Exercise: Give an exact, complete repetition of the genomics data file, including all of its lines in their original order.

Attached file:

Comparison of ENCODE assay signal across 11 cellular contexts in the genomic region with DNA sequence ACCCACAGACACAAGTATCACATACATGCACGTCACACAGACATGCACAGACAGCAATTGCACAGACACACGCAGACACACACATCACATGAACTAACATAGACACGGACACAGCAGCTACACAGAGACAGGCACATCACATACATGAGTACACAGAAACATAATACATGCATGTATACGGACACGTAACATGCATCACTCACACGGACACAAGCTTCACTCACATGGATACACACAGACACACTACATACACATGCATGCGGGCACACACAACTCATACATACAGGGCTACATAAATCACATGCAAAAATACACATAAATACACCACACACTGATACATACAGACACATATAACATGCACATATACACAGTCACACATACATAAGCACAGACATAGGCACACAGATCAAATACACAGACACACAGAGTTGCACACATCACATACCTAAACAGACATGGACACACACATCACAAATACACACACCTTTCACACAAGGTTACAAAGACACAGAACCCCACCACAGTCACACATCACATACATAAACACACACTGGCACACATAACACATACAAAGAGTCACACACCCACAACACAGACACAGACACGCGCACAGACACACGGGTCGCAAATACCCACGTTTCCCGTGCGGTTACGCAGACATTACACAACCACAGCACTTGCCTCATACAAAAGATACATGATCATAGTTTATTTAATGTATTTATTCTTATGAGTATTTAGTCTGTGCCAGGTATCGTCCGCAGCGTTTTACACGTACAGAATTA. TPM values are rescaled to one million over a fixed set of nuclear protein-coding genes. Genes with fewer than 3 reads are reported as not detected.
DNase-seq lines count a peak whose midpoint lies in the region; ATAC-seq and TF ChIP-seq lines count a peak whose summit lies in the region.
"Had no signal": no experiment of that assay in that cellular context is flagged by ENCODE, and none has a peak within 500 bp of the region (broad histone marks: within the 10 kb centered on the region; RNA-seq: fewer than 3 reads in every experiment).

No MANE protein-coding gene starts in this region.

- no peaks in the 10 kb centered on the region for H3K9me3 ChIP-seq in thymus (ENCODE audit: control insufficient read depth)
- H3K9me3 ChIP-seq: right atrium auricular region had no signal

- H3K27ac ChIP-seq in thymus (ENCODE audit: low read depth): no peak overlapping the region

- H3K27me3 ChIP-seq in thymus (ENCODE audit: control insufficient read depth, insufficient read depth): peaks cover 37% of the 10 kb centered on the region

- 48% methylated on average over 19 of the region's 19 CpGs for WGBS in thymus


Comparison of ENCODE assay signal across 11 cellular contexts in the genomic region with DNA sequence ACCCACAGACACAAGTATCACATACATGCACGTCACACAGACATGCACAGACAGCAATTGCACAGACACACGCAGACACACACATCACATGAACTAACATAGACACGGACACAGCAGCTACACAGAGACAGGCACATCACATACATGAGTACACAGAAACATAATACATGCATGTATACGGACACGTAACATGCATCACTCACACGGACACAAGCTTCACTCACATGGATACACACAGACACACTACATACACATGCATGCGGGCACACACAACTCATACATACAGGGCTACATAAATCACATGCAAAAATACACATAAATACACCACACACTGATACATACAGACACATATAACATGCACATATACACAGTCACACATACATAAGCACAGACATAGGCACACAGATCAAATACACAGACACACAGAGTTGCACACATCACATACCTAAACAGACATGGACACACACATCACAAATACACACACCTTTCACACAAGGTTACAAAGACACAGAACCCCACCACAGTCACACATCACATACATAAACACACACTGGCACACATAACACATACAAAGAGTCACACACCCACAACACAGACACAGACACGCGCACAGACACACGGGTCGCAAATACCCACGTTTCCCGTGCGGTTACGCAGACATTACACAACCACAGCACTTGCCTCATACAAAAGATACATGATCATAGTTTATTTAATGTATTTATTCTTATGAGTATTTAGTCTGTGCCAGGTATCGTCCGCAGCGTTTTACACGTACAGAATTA. TPM values are rescaled to one million over a fixed set of nuclear protein-coding genes. Genes with fewer than 3 reads are reported as not detected.
DNase-seq lines count a peak whose midpoint lies in the region; ATAC-seq and TF ChIP-seq lines count a peak whose summit lies in the region.
"Had no signal": no experiment of that assay in that cellular context is flagged by ENCODE, and none has a peak within 500 bp of the region (broad histone marks: within the 10 kb centered on the region; RNA-seq: fewer than 3 reads in every experiment).

No MANE protein-coding gene starts in this region.

- no peaks in the 10 kb centered on the region for H3K9me3 ChIP-seq in thymus (ENCODE audit: control insufficient read depth)
- H3K9me3 ChIP-seq: right atrium auricular region had no signal

- H3K27ac ChIP-seq in thymus (ENCODE audit: low read depth): no peak overlapping the region

- H3K27me3 ChIP-seq in thymus (ENCODE audit: control insufficient read depth, insufficient read depth): peaks cover 37% of the 10 kb centered on the region

- 48% methylated on average over 19 of the region's 19 CpGs for WGBS in thymus